J. L. BELL is a Massachusetts writer who specializes in (among other things) the start of the American Revolution in and around Boston. He is particularly interested in the experiences of children in 1765-75. He has published scholarly papers and popular articles for both children and adults. He was consultant for an episode of History Detectives, and contributed to a display at Minute Man National Historic Park.

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Monday, February 03, 2020

Looking at Submarines in the 1740s

This is a diagram of a submarine. It appeared in the Gentleman’s Magazine in 1747, illustrating an article titled “Description of a diving ship, built by order of his most serene highness Charles Landgrave of Hesse Cassel.”

The prince reportedly wanted a replica of “the famous diving ship, constructed by [Cornelis] Drebel” in 1620 and demonstrated in the Thames that decade—or at least a ship that did the same thing.

In the 1747 vessel, a man was supposed to fit into the horizontal cylinder marked E with more men in the larger cylinder working a pump. So this submarine was of considerable size. The article described its purpose as “to destroy the enemy’s ships” rather than, say, salvaging wrecks.

That magazine item concluded with this statement:
As to the difficulty of breathing in such a ship, Drebel mentions that he had provided a certain quintessence of air, one drop of which emitted would render the vitiated air again fit for respiration, but Dr [Denis] Papin imagines this is rather a thing to be wish’d than a reality.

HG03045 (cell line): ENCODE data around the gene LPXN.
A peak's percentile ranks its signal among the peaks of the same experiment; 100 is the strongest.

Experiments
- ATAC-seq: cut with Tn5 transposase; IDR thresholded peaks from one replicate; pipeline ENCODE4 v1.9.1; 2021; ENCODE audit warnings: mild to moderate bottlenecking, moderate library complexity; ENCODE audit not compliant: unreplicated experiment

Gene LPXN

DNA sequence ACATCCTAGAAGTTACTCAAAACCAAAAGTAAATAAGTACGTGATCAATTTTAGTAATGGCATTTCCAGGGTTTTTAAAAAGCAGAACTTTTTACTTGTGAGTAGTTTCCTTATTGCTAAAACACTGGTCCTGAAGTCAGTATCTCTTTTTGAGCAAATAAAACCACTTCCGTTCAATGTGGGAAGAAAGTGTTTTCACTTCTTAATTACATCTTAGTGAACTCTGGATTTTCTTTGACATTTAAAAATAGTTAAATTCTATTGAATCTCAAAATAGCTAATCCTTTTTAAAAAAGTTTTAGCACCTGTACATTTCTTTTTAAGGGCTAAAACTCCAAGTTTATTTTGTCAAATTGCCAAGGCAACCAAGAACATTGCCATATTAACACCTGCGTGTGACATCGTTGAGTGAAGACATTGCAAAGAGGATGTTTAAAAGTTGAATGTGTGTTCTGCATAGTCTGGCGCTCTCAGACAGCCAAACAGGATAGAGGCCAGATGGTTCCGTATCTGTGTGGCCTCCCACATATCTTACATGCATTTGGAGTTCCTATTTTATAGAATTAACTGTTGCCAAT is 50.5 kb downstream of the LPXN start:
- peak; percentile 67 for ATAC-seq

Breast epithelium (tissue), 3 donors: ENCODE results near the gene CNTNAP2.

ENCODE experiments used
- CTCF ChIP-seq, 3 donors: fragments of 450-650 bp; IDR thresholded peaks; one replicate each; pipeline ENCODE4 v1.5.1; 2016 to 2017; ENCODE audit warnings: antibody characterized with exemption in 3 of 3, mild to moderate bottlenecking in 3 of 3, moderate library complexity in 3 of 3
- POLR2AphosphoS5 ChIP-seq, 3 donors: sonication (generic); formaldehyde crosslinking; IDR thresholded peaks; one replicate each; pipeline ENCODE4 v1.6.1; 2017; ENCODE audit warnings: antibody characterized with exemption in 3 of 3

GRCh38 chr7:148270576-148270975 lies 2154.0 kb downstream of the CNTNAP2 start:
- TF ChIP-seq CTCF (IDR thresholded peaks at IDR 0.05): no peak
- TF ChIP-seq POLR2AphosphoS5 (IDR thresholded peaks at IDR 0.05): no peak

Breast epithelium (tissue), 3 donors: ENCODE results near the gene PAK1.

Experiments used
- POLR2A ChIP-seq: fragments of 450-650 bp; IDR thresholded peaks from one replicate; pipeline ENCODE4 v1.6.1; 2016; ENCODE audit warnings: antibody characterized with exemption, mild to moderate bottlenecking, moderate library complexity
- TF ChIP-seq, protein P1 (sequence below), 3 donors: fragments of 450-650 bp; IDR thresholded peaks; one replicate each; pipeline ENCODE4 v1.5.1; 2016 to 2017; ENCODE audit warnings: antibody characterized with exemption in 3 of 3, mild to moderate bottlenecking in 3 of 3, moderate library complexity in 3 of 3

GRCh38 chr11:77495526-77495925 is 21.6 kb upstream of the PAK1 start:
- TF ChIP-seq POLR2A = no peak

Two years later the Gentleman’s Magazine published another picture of another submarine.
Although the accompanying article signed “T.M.” credited the picture and description to “M. Marriott,” it had actually been designed by Giovanni Alfonso Borelli in 1678. This cutaway view focused on the leather bellows that Borelli imagined being used to take in and expel water for ballast.

The second article prompted letters from Samuel Ley and John Lethbridge discussing submarines they had seen, read about, or developed themselves. There was some squabbling over credit.

Historians of the submarine presume that David Bushnell studied these pictures in the Gentleman’s Magazine as he developed his idea for a submarine as a Yale College student in the early 1770s, though he never mentioned such influence.

The magazine articles show how in the seventeenth and eighteenth centuries many European scientists were working on diving vessels, and people saw their military potential. At the same time, these diagrams show how inventive Bushnell was. His small Turtle didn’t look like either of these plans. It had some similarities to the one-person diving machine that Lethbridge described making, but even more significant differences. And Bushnell’s submarine actually worked.

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